The body’s own regenerative capacity can be stimulated to repair perforations in the eardrum by a simple outpatient procedure, Japanese researchers associated with the Translational Research Center for Medical Innovation have shown. They describe their research into this phenomenon in the TRI publication Principles of Regenerative Medicine.
The eardrum can be perforated by various causes, including sudden pressure changes or puncturing by a sharp object. A perforated eardrum leads to hearing loss, which is a major contributor to dementia, and perforations also make the inner ear susceptible to infection. At least 330 million patients worldwide suffer from chronic infection of the middle ear, which is usually accompanied by a perforated eardrum.
The eardrum, or tympanic membrane, has a natural capacity to regenerate. Simple perforations usually heal by themselves, with the injury provoking nearby stem cells into action. However, in infection and chronic inflammation these cells become dormant. Persistent perforations often require surgical treatment.
Shinichi Kanemaru from Kitano Hospital, Osaka, and other researchers associated with the Translational Research Center for Medical Innovation have developed a new tissue engineering approach. It involves activating dormant stem cells by enlarging the perforation. A gelatin sponge impregnated with basic fibroblast growth factor is trimmed to fit and placed over the hole. Gelatin has an advantage over the flat collagen sheets used in conventional regeneration therapies in that it can cover any perforation regardless of its shape or size. The loosely structured scaffold does not interfere with the expansion and movement of regenerative cells.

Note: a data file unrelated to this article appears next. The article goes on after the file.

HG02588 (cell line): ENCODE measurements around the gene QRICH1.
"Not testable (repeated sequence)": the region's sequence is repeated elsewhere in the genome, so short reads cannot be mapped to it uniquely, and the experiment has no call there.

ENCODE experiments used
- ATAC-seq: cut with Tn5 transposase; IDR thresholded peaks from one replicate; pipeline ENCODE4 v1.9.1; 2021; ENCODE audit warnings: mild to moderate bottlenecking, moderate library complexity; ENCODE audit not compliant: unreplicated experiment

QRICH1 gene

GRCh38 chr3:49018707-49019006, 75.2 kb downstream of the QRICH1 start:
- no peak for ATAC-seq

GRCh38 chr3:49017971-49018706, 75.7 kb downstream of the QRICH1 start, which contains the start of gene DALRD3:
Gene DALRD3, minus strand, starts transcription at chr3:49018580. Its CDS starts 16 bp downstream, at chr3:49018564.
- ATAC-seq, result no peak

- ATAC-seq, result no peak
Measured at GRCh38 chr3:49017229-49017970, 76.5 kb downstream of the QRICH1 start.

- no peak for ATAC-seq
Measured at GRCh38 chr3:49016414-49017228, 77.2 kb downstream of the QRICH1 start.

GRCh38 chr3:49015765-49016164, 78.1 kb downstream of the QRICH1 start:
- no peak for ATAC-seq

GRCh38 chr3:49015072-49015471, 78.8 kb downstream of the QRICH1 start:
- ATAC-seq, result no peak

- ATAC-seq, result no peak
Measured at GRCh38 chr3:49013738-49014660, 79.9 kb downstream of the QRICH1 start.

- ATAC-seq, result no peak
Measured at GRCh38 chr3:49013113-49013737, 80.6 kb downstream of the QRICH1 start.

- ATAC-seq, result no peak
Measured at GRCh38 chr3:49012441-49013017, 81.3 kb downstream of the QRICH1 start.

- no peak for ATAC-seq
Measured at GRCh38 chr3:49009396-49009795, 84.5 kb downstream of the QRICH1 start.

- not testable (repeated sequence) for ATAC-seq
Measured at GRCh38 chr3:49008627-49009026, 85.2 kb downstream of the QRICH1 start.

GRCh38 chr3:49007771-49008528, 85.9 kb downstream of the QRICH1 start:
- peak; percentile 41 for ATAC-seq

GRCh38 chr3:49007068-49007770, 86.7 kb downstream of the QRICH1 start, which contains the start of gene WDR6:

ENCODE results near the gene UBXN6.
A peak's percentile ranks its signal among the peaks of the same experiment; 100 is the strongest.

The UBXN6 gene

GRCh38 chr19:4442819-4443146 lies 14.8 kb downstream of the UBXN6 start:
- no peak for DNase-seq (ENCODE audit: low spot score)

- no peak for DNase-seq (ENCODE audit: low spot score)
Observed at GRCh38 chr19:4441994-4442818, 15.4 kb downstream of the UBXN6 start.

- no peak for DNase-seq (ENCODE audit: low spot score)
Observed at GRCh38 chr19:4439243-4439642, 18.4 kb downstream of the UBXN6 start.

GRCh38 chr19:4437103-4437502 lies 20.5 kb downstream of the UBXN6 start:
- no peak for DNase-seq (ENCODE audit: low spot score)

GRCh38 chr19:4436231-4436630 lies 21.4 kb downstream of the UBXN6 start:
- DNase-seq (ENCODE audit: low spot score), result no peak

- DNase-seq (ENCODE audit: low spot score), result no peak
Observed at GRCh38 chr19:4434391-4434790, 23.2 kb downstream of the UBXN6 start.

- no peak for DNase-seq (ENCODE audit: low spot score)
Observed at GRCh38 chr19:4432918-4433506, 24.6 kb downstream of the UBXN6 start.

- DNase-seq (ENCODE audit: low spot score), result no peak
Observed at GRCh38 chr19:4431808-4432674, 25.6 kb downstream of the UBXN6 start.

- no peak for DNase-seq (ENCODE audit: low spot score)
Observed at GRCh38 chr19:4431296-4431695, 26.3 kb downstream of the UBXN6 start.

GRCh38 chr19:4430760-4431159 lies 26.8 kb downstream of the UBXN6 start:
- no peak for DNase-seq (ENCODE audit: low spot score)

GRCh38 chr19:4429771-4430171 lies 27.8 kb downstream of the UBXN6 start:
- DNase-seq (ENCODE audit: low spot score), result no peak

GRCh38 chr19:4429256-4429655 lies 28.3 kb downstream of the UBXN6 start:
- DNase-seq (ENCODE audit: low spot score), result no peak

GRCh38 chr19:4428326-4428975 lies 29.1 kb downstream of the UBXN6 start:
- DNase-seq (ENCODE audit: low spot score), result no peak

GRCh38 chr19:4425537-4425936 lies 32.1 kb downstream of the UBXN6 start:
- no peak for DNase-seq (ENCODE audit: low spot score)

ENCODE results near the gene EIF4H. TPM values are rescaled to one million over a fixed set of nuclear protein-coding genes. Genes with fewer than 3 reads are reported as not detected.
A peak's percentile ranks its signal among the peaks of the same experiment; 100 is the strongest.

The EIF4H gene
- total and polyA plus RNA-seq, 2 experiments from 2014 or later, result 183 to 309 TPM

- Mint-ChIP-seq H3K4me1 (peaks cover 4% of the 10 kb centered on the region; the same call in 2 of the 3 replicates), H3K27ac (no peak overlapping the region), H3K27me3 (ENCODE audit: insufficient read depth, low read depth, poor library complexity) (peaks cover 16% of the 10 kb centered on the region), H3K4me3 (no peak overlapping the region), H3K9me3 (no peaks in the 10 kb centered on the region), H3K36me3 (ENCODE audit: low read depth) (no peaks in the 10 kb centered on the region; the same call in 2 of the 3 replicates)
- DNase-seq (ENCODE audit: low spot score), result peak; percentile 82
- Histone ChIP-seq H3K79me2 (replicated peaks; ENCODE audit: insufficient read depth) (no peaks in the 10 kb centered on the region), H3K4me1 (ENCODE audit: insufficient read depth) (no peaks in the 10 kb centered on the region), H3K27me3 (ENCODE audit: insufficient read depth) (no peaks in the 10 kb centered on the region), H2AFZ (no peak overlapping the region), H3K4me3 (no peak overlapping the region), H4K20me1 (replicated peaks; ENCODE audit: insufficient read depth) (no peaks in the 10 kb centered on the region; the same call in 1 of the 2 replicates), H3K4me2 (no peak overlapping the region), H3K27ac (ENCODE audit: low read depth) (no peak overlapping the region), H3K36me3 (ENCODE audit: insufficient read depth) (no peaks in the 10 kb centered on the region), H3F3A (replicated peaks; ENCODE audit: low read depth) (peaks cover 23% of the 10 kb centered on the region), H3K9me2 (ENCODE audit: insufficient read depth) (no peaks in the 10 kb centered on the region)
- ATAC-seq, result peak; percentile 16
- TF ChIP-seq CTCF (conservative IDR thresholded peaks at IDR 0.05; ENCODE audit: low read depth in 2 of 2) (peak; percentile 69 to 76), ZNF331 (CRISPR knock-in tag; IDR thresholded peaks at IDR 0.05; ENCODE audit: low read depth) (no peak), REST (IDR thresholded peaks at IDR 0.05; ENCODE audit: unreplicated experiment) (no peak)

The sponge gradually releases the growth factor, which is a therapeutic product already available in Japan, thereby stimulating the regeneration of the middle fibrous layer of the tympanic membrane. It is this middle layer that is often poorly repaired in conventional procedures.
A single-center study of 218 patients showed a tympanic membrane perforation closure rate of 81%, with no more than two treatments needed in 80% of closures. No regeneration occurred in perforations due to burns or radiotherapy, and the researchers believe stem cells may have been absent in these patients. In a multicenter study of 20 patients, 80% of perforations closed within 4 weeks, and all patients exhibited improved hearing.
The researchers say a major advantage of this approach is its convenience compared to conventional surgical procedures, which are usually performed under general anesthesia and require specialized surgical training. In contrast, their therapy took only about 15 minutes and was performed in an outpatient setting. Kanemaru says the therapy can thus be easily applied in developing countries and may be attractive for older patients, who may have given up on treatment and are at risk of dementia.